When we finally got home, we shut the door to the nursery and then fell into bed for who knows how long. I remember waking up to the hazy silhouettes of my husband’s mom and dad, the blinding summer sun creeping through the doorway around them. They were bringing home our dog (dear sweet Ruby, who comforted us in many moments like this) …and probably also wanted to make sure we were still breathing. There wasn't a lot of talk, just more tears. They had lost a wished-for grandchild, too. They had seen their son and daughter-in-law fight through the brokenness of infertility to a new place of hope. For this. I sent out a mass email to update friends and family, praying there weren’t more baby gifts in the mail, wondering what to do with the ones we’d already received. My husband was planning to just show up at work on Monday, rather than lift a phone and piece together words to explain the unexplainable now, in the immediate aftermath. I pondered what I was going to do with the sudden emptiness of my days. I had left my job. For this. I couldn’t really bring myself to talk to anyone just yet. Our parents, of course. And then it fell to them to burden the rest of our family with the news. I do remember calling Suzanne as we sped through the mountains. I don’t remember exactly what I said. I’m sure there was cursing and crying, and all kinds of awful, ugly things that only best friends can hear, generously forget and still love you. Things like lashing out at this child’s mother, speaking truths and untruths that were, either way, not fair to say. In a cruel quirk of fate, when we were finally too hungry and exhausted to keep up our mad race away, the only place we could find to stop was the very same 24-hour restaurant chain where not-our-baby’s mother worked. That was 6 years ago and the last time we ever ate there.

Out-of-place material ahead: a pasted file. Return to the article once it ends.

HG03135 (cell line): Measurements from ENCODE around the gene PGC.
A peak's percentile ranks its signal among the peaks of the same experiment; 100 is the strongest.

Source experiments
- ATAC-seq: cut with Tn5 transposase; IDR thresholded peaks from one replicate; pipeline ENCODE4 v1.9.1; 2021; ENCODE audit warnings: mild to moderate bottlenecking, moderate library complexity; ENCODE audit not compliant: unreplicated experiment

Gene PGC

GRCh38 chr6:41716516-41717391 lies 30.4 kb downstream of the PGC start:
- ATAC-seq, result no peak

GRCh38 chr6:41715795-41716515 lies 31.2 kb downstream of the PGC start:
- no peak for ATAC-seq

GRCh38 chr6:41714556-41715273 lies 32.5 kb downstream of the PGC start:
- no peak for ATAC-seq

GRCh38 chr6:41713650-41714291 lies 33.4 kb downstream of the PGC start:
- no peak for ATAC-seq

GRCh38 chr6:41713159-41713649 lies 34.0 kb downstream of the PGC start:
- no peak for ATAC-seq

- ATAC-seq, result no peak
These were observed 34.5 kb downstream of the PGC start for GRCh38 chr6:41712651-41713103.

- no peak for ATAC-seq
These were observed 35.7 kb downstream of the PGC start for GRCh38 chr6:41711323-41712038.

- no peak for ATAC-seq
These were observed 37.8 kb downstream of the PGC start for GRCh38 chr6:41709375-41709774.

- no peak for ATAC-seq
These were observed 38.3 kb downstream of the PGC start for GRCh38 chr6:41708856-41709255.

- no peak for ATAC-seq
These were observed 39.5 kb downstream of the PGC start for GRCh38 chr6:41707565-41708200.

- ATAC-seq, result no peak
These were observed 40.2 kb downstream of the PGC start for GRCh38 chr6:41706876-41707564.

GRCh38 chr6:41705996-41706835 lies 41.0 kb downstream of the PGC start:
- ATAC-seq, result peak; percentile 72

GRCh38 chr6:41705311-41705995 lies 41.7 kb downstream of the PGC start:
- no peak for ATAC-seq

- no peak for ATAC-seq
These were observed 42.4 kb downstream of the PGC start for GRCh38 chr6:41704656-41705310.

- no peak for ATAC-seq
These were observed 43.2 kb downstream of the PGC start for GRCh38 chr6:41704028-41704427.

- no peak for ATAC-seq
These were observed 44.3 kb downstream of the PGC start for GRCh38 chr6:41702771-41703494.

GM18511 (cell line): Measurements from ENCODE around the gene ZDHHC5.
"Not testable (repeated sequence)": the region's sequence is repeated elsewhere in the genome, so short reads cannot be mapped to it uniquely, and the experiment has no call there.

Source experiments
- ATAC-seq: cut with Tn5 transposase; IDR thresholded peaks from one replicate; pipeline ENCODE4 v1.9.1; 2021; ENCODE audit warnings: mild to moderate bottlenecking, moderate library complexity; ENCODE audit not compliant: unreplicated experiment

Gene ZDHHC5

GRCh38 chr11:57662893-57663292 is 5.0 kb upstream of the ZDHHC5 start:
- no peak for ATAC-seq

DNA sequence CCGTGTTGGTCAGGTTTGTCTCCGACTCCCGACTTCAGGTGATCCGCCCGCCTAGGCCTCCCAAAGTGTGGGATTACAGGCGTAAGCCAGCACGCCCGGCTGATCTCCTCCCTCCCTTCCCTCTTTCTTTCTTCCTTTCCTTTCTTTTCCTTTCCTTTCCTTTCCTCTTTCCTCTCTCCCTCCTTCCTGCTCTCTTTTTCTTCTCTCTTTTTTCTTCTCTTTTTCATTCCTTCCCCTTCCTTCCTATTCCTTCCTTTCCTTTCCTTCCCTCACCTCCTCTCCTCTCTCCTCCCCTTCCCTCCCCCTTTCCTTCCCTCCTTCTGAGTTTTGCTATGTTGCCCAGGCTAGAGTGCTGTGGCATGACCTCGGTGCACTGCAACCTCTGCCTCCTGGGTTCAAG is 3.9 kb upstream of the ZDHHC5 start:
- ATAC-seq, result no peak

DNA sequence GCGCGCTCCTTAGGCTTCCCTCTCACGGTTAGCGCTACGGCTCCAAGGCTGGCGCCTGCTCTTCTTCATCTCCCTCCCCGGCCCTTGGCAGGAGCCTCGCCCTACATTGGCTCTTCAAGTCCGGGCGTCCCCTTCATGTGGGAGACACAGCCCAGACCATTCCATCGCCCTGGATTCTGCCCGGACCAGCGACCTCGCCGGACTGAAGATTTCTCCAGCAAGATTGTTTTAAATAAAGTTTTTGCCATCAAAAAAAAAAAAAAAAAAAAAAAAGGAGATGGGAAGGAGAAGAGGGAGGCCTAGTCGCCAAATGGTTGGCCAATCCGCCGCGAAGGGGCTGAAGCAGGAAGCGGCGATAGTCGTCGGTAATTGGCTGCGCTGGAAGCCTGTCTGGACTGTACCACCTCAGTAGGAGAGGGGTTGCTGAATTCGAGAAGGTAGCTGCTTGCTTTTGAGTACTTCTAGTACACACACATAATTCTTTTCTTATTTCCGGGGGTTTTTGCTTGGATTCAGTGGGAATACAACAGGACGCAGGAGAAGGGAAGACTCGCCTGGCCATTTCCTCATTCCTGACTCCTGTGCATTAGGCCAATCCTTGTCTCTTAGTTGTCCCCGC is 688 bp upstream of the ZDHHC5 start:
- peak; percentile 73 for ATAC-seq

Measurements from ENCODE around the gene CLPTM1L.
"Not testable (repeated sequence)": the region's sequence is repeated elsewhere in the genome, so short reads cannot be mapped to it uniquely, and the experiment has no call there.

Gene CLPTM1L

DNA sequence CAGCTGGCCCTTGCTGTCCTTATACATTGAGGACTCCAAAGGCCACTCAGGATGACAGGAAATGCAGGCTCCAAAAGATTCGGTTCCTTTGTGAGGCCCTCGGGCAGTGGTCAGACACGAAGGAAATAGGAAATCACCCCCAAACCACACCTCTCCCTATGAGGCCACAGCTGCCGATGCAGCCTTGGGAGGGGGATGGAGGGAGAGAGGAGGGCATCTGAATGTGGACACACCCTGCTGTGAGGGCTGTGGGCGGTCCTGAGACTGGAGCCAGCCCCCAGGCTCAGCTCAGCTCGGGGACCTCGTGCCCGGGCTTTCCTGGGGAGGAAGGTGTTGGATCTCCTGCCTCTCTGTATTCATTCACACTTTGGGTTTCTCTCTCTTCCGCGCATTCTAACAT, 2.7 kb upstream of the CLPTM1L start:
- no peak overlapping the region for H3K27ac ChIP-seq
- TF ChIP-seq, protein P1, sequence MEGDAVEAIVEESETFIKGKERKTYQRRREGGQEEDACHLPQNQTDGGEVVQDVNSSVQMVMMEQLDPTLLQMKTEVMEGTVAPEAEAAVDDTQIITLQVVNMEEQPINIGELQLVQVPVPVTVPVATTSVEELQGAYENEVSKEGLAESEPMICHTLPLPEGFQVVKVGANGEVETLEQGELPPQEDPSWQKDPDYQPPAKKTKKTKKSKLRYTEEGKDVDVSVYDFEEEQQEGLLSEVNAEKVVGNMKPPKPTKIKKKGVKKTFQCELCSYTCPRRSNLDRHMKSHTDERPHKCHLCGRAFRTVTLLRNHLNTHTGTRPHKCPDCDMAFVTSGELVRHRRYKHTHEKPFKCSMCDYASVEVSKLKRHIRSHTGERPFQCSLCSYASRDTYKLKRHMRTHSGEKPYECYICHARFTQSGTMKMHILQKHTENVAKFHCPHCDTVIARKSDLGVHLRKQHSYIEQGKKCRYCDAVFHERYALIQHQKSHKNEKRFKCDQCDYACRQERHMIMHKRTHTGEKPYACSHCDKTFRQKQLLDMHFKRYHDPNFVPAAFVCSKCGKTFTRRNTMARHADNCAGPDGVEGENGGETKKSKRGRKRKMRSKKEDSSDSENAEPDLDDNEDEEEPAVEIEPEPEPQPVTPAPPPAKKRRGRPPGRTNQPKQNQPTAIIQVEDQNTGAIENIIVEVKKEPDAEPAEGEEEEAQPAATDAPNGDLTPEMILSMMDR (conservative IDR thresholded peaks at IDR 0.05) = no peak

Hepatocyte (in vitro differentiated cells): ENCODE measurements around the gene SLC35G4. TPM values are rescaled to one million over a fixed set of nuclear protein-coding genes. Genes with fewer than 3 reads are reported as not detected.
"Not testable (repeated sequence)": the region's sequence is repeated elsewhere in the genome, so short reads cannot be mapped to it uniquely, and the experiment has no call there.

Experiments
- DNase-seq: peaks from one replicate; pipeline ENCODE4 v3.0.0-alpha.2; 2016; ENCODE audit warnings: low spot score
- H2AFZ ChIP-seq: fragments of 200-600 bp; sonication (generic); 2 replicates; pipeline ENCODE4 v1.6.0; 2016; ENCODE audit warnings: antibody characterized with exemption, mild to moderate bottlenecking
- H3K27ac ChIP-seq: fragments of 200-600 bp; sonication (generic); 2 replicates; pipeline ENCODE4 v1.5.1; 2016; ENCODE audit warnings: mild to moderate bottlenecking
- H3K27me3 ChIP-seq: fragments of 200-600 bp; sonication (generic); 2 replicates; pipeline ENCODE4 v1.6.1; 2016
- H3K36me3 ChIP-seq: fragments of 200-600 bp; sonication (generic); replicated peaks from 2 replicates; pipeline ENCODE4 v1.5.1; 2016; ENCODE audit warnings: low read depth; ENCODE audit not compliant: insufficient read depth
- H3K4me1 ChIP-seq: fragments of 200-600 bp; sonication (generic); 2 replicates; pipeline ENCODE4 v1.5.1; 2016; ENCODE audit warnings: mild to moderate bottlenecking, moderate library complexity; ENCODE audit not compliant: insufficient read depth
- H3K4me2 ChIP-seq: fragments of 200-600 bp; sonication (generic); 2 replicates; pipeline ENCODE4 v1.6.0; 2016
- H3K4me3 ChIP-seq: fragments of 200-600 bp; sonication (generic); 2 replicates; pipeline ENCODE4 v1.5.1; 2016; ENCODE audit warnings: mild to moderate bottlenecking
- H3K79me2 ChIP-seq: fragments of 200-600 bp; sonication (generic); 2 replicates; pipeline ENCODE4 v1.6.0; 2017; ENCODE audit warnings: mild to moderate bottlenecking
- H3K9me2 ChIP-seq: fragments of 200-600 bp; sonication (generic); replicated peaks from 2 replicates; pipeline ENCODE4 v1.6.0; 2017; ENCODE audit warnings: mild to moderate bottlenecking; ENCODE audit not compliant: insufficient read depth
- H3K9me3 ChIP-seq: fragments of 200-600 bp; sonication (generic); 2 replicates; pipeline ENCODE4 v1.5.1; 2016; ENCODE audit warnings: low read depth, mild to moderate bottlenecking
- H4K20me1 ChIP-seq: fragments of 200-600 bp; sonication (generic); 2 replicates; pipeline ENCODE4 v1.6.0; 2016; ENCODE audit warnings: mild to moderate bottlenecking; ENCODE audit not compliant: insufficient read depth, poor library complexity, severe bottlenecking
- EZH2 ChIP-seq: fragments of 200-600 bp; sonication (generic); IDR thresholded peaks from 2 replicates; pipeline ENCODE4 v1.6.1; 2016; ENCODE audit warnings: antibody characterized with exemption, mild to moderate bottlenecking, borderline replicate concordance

In the midst of all this, my husband and I made plans to go out with Suz and T the night after we returned. They were hurting, too; they had recently experienced a big loss of their own. I think we all just needed somewhere to be. I don’t remember what we did before the movie. Probably dinner? Probably pizza or Mexican? Probably talk about anything but these raw and gaping holes? We knew for sure that it had to be a funny movie, so from the available options, “The Proposal” it was. For whatever reason: the comfort of friends, the mental quiet in that dark theater, the pretense of a typical evening out, (<cough cough> Betty White <ahem>); I got to feel normal for those 2 hours. Not just normal. Happy! I laughed. I saw a glimpse of where we would be when we got past this (and we would get past it). I got to be with people who would help us get past it. I remember riding that wave of happiness as we walked out to our cars and hugged good night, stretching it out as far as possible until the quiet and sadness would undoubtedly creep back in and run their course. Obviously I’ve had many happy moments since that time. Deliriously happy moments even. Though I no longer need it so desperately, that movie still brings me back to that renewed feeling of possibility, to that light in the dark. So is it really a good movie? Under the circumstances, I’m not sure my opinion can be trusted. But I do know it was really really good for me.